The U.S. House of Representatives approved Republican-backed energy bills that would speed up the gas and oil permitting process and block federal regulations for hydraulic fracturing, in the face of a veto threat from the White House on Wednesday. The vote was 228-192 approval for the Federal Jobs and Energy Security Act, H.R. 1965, which would direct federal lands to be managed for the primary purpose of energy development rather than for balancing uses. It would curb and penalize the public for raising concerns about oil and gas projects on public lands that may affect them, such as fracking, and includes two provisions that open the Arctic National Wildlife Refuge to oil and gas exploration (byebye polar bears) and automatic approval after 60 days for drilling permits despite safety and environmental concerns (byebye icecaps). The White House released a statement shortly after stating President Obama would veto the bill as, “H.R. 1965 would reverse Administration oil and gas leasing reforms that have established orderly, open, efficient, and environmentally sound processes for energy development on public lands.”
The House also passed Protecting States’ Rights to Promote American Energy Security Act, H.R. 2728, by a vote of 235 to 187. This bill overturns decades of precedent to undermine the protection of federal lands in the pursuit of fracking for oil and natural gas. It prevents the Department of Interior from enforcing any kind of federal standards on hydraulic fracturing if a state has any rules or guidelines for fracking. Effectively, this bill gives control of federal land to the level of government least likely to protect the public in the pursuit of economic prosperity. It also bars federal oversight of toxic waste management, clean water protection and other regulations. The Environmental Protection Agency would lose funds necessary for scientific study of the impacts of fracking on drinking water sources (byebye clean water). Again the Obama Administration released a statement with the intention of vetoing the bill, “[The Bureau of Land Management] has been working in close consultation with States and Tribes on strengthening oversight of hydraulic fracturing operations and establishing a uniform baseline level of appropriate environmental protection. The bill, as reported, would undermine these efforts.”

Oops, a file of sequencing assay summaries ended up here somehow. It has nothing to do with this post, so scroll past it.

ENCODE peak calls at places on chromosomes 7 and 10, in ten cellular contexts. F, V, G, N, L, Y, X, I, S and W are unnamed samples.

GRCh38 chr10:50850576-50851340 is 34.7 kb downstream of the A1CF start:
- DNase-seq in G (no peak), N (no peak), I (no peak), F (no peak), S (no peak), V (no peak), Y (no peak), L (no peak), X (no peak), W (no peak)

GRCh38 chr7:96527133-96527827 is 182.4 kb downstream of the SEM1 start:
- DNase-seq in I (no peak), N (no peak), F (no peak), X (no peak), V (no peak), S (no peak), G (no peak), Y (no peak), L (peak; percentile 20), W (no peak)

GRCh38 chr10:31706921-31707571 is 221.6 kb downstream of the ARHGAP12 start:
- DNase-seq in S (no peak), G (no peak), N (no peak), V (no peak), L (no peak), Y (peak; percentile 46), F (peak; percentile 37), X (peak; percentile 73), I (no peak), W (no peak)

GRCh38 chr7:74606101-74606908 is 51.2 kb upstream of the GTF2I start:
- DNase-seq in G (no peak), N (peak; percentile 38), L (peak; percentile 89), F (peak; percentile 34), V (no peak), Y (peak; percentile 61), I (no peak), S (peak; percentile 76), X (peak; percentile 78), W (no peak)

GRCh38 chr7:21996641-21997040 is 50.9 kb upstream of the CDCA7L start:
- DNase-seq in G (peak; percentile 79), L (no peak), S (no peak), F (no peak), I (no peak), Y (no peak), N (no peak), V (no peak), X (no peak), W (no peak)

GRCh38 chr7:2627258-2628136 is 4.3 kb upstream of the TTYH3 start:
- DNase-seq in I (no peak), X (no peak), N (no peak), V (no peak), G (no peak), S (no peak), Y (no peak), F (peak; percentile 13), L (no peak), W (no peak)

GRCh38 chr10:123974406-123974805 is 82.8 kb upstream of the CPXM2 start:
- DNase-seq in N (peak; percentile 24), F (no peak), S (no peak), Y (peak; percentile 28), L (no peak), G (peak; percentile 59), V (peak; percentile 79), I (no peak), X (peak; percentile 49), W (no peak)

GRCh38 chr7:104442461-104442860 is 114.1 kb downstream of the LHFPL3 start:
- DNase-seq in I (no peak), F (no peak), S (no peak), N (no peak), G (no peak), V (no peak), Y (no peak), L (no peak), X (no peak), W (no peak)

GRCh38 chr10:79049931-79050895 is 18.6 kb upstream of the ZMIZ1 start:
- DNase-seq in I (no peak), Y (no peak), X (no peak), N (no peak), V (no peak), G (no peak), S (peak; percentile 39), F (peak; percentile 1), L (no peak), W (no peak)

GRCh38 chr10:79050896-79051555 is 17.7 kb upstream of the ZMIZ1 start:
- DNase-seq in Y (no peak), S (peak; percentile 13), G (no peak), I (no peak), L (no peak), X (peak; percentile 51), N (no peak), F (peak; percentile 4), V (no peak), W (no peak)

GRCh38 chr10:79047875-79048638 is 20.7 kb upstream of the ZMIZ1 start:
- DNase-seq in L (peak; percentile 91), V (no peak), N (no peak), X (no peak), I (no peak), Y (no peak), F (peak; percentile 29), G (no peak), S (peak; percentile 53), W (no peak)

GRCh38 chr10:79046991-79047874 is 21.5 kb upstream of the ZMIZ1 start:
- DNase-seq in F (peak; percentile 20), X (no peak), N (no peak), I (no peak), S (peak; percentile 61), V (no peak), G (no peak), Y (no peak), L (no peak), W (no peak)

Next up is the Natural Gas Pipeline Permitting Reform Act, H.R. 1900, passed by the House with a 225-194 vote. This bill would rush approval of natural gas pipelines while removing the transparent environmental review process that allows the public to participate in how important federal decisions regarding energy projects are made (byebye civil liberties, byebye civil rights). Approval would be given with disregard to potential impacts on clean water and air, and the Federal Energy Regulatory Commission would have only one year to consider a completed pipeline permit application. The other federal agencies involved would only have three months to sign off on associated permits under the Clean Water Act and Clean Air Act, and if they did not meet the deadlines the pipeline would automatically be approved. The White House statement on this bill was aligned with the previous statements intending veto: “The bill’s requirements could force agencies to make decisions based on incomplete information or information that may not be available within the stringent deadlines, and to deny applications that otherwise would have been approved, but for lack of sufficient review time.”
What we have here is a bunch of Republicans and a handful of Democrats who have effectively wasted a whole lot of time in Congress passing bills that are going to be vetoed on the basis of common sense. They completely undermine the safety of American people and America’s limited resources – you know, like the water we need to drink and the air we need to breathe – and puts the environment and wildlife at risk in the process. Forget the filibuster, forget the shutdown; even when they make decisions they’ve really accomplished nothing. Welcome to America, where the government puts profit over people.
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